Being a small congregation doesn’t mean a church can’t have big dreams. Vacation Bible School started this week at Clarks Fork Baptist Church with a first day enrollment of 46. The church has also joined with others to take over the summer lunch program including members of the Church of the Rockies in Red Lodge. The program supplies the food and the churches united to prepare lunch for the children of the community who might not have any meal otherwise. The congregation gives regularly to other ministries including the Disaster Relief trailer refitting, sending their VBS supplies to a church on the south side of Billings, and starting a work in Belfry. They have also helped out in North Park and other areas.

It is hard to imagine the Taylors have any free time but developing hobbies is part of relaxing when a couple is committed to a community. Leila enjoys quilting and writing while Pat is a woodworker. He created the carving which hangs above the altar and makes gifts for the families in their congregation. These talents are also now being enjoyed by their daughters.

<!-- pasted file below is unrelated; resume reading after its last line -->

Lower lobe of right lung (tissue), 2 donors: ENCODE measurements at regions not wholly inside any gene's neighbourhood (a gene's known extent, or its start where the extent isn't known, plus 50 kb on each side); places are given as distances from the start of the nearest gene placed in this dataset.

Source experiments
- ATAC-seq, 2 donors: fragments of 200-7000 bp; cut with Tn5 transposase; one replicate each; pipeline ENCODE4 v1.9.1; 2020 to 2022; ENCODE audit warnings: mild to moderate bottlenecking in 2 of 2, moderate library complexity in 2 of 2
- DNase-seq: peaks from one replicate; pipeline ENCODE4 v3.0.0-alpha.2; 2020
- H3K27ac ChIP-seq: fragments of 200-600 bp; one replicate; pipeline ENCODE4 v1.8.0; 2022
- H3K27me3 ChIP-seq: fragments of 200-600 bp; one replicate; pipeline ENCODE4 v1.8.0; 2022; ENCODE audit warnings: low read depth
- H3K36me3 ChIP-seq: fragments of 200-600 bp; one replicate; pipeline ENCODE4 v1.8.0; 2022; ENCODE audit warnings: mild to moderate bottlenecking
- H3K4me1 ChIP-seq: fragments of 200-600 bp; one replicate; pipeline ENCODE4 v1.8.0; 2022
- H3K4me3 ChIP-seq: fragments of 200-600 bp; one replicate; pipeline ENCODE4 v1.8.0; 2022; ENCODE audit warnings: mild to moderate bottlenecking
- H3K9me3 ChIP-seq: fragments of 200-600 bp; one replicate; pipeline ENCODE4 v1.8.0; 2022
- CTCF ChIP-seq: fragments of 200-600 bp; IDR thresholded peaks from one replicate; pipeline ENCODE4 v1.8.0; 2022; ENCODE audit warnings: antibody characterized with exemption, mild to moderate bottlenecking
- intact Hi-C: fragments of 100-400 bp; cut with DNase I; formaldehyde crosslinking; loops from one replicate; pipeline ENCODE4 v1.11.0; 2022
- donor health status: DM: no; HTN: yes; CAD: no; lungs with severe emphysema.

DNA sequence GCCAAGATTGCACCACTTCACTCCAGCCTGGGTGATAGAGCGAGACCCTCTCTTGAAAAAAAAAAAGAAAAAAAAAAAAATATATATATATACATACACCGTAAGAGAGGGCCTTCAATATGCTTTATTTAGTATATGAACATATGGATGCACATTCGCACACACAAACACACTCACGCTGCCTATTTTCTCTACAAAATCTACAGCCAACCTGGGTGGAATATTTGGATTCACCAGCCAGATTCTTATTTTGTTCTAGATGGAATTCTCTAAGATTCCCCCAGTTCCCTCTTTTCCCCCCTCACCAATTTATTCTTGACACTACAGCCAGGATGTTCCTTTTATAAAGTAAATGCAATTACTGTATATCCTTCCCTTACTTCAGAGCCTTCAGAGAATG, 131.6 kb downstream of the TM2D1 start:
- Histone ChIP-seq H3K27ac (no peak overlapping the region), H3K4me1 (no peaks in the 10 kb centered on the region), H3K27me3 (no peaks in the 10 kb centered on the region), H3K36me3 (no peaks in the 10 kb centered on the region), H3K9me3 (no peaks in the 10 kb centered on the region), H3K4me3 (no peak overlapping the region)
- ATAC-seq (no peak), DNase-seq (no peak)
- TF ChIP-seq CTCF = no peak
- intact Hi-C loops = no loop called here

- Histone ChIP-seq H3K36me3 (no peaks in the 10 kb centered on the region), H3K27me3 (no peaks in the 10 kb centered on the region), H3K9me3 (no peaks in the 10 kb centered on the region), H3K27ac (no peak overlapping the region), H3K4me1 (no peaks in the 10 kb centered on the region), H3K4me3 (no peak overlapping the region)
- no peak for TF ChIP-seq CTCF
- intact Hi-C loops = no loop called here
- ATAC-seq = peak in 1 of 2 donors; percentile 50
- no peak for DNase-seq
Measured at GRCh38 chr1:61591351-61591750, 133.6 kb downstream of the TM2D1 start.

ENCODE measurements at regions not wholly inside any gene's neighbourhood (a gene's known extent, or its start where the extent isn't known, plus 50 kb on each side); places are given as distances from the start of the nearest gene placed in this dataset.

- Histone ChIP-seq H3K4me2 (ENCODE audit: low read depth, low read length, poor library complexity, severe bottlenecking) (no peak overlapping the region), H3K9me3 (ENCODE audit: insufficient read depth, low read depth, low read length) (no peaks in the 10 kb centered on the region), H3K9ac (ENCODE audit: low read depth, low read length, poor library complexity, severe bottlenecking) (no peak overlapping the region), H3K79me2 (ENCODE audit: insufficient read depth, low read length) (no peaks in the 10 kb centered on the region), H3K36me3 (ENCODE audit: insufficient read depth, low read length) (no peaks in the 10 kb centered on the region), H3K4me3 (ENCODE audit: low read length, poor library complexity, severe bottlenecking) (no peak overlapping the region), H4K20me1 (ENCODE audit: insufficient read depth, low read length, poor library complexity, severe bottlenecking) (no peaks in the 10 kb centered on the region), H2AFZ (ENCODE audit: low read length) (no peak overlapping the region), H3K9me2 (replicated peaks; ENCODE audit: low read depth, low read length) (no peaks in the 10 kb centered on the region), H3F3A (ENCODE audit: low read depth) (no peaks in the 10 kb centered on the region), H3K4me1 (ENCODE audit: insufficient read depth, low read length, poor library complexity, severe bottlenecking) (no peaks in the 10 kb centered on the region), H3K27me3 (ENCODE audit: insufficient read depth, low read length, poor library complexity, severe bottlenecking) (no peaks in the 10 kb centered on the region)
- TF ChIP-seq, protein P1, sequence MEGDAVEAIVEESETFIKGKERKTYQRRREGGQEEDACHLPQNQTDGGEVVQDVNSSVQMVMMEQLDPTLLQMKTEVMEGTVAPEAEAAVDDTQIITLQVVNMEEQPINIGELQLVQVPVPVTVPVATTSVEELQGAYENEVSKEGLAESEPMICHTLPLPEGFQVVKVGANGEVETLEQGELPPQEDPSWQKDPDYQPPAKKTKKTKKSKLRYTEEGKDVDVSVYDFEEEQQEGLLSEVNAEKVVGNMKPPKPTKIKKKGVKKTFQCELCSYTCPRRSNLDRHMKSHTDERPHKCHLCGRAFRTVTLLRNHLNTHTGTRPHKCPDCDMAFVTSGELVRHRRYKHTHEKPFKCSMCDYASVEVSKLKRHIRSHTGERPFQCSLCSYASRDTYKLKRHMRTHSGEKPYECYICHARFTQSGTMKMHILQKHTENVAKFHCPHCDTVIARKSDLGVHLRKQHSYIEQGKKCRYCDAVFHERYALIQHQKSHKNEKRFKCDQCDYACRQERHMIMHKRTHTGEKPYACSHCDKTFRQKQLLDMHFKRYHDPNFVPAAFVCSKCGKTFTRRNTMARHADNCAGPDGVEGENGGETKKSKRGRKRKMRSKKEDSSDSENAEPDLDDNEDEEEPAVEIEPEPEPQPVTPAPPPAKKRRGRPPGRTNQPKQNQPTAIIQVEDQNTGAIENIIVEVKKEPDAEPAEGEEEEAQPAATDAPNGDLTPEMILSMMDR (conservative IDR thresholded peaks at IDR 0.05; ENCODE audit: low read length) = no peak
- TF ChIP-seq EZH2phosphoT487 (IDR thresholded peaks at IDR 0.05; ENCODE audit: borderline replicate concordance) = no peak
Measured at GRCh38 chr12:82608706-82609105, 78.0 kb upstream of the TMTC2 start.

When asked what the future holds, Pat replied,” I don’t know. I haven’t got that far yet.” Maybe that is their secret to such joy in ministry, concentrating on the present and not worrying about the future.

The roads that we travel on our journey thru life are like the many roads of our nation.

There are scenes of beauty and scenes unadorned.

As in looking in a rear view mirror, we realized what has passed before us and is now behind us,

is a reflection of all we are and do.

May we ever be in tune with the God

Who knows all and sees all and is ever present to guide us on our way.

Leila Taylor

August '85


Shepherding The Shepherd

The Montana Southern Baptist Convention

A Message from Neil Franks